Peter Jones

Ancient and Modern: A tax on luxury

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The Chancellor is desperate to get more cash into his wallet. Why not try the old trick — a tax on luxuries, or rather, an even greater tax on luxuries? True, it might not bring in much, but it plays well with the voters. Suppressing luxury was always a big hit in the ancient world.

In 115 bc the Roman consul Scaurus fixed his beady eye on the yummy dormouse and, at a stroke of his pen, passed a sumptuary law banning them, together with shellfish and imported birds, from the menu at banquets. Not that there had been any campaigns to save them. The ancients had been doing this sort of thing for a long time.

The Greeks’ earliest law-code (7th-century bc) legislated against women wearing gold and silk unless they were getting married, Rome’s against expensive funeral arrangements. In 184 bc, the stern Cato the Elder (‘Carthage must be destroyed’), as well as inveighing against pickled fish from the Black Sea, legislated that jewels and women’s dresses above a certain value be assessed for tax purposes at ten times their value, and then raised the tax on them by 300 per cent.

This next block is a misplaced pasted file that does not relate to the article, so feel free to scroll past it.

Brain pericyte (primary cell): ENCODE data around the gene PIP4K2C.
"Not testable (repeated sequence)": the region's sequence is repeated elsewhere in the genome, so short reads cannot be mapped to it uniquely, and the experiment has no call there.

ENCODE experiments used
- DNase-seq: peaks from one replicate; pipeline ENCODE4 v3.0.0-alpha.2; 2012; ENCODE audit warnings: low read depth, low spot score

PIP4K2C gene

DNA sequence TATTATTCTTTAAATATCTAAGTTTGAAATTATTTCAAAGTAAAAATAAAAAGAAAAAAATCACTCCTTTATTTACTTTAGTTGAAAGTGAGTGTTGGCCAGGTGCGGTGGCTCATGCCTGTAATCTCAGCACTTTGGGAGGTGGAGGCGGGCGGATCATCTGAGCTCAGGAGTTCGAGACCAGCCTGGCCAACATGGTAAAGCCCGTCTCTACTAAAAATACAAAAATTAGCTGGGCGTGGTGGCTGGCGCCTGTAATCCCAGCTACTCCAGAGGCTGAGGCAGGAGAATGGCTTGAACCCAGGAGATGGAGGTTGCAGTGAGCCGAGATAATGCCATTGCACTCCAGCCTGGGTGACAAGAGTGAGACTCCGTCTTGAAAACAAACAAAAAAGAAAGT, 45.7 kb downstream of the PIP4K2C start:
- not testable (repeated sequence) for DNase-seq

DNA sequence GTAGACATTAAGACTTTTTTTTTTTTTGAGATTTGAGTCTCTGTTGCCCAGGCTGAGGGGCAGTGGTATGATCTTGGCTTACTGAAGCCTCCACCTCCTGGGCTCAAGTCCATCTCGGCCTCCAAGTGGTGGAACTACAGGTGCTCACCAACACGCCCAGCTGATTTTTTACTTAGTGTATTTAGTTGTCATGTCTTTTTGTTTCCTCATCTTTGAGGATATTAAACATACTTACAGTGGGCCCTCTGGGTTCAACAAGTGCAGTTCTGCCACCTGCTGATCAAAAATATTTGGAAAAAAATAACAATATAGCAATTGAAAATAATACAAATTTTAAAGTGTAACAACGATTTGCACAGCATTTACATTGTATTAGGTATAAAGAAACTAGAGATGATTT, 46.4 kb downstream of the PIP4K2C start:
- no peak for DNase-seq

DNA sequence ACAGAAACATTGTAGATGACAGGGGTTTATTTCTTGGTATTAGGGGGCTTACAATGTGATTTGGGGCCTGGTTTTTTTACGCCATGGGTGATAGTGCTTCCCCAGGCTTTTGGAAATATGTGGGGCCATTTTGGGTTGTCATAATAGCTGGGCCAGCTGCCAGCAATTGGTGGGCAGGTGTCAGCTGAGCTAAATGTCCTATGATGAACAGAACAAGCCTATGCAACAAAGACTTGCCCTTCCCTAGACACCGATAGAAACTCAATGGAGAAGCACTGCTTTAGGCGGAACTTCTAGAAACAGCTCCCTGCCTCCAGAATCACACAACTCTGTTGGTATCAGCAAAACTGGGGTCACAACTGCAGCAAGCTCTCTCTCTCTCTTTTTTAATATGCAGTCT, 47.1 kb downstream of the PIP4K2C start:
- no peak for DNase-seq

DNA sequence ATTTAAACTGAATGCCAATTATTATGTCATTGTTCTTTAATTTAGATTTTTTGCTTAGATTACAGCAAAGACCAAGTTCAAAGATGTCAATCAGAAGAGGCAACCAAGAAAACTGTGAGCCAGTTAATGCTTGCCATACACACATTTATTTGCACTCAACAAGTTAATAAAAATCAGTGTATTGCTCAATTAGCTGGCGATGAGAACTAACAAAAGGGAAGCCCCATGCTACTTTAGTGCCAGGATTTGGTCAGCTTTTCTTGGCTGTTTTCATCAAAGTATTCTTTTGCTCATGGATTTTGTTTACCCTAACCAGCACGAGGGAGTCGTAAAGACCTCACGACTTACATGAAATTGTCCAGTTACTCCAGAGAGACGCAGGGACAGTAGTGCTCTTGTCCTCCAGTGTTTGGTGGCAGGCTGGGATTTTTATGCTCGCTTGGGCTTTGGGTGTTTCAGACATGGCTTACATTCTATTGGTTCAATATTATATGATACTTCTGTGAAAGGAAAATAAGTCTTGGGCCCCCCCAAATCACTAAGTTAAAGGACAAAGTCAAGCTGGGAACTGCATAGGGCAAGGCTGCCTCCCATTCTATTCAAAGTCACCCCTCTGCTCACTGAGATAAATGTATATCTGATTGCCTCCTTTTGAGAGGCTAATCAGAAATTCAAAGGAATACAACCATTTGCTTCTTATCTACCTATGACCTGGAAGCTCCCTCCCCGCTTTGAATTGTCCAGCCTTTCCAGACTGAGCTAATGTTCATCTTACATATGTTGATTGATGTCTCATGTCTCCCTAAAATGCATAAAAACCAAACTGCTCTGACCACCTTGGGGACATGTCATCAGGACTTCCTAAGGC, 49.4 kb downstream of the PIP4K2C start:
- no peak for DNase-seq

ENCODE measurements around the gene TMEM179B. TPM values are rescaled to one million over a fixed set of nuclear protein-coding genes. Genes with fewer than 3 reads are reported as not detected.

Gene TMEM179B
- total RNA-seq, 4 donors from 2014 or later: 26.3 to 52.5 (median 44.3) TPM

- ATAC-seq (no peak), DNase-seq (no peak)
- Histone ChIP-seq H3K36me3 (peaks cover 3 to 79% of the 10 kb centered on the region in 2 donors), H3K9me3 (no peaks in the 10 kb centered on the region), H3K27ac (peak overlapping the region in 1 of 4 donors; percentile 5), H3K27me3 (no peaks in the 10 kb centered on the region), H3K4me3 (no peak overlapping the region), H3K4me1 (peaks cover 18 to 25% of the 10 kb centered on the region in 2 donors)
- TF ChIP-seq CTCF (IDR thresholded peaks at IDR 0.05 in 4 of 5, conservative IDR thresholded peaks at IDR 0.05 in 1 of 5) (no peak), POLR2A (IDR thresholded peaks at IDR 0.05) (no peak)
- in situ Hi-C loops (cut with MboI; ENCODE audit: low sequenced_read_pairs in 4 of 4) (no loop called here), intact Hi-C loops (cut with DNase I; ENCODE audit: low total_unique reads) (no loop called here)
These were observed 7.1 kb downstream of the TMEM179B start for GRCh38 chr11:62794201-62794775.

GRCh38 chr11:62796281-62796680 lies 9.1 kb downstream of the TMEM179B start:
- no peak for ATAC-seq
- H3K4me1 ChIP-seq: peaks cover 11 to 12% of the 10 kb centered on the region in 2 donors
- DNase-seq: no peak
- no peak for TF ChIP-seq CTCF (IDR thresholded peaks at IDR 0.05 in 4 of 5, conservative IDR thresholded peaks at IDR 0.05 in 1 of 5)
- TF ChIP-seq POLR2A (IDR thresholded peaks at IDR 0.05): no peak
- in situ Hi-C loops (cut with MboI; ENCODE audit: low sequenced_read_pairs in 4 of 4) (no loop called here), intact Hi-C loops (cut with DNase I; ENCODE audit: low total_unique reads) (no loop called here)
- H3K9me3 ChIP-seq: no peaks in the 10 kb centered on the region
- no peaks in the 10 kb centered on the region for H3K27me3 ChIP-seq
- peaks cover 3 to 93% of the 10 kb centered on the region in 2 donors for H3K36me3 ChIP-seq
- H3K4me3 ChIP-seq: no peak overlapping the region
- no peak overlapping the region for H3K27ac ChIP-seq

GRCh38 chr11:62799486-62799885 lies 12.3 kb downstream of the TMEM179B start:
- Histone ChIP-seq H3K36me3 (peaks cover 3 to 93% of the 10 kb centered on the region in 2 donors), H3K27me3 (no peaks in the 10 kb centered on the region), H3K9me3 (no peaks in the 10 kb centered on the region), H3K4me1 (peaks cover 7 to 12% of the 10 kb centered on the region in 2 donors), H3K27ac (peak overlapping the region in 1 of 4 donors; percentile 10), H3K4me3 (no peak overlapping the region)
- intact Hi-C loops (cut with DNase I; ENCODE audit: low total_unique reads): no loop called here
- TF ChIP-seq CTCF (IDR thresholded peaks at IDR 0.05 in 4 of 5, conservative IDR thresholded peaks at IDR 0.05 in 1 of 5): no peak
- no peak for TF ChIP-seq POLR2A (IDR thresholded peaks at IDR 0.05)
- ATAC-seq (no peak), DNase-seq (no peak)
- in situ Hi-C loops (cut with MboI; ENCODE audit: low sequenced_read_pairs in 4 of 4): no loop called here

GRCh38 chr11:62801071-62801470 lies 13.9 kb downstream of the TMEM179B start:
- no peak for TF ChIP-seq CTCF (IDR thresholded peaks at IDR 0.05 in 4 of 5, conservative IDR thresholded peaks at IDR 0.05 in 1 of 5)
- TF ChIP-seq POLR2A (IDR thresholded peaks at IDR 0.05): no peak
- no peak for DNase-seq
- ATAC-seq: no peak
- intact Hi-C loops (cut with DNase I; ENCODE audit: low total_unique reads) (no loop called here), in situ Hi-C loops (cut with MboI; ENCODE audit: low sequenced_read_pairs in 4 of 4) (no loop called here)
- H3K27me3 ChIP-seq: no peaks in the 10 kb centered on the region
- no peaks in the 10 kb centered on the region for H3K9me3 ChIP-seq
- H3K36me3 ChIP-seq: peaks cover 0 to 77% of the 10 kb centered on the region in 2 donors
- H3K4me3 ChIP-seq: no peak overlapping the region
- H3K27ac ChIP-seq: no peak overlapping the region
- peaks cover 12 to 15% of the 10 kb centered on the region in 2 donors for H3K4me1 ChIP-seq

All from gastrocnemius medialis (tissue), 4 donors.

Clothing, with banquets, seemed to be the major preoccupations. If males over-dressed, they could be thought to have become feminised, or at best, easternised. Offices, triumphs, priesthoods, spoils of war — that was their business. Women were different. Love of luxury and especially over-dressing could be seen as signs of vice, but at the same time it could be argued that ‘elegance of appearance, jewellery, clothes, these are badges of honour for women; in these they rejoice and pride themselves’. In other words, separate worlds had separate signs of distinction, but in women’s case, ambiguous ones.

Romans thought greedy love of luxury caused the downfall of the Roman Republic. These days, we are told it generates ‘social divisiveness’. Well, if the Chancellor cannot stop it or its display, he can at least look ‘tough’ and tax its products. This is the age of austerity, and he must ensure the rich are perceived to share in it, right down to the last dormouse.

A self-indulgent howl of anguish, if you prefer it.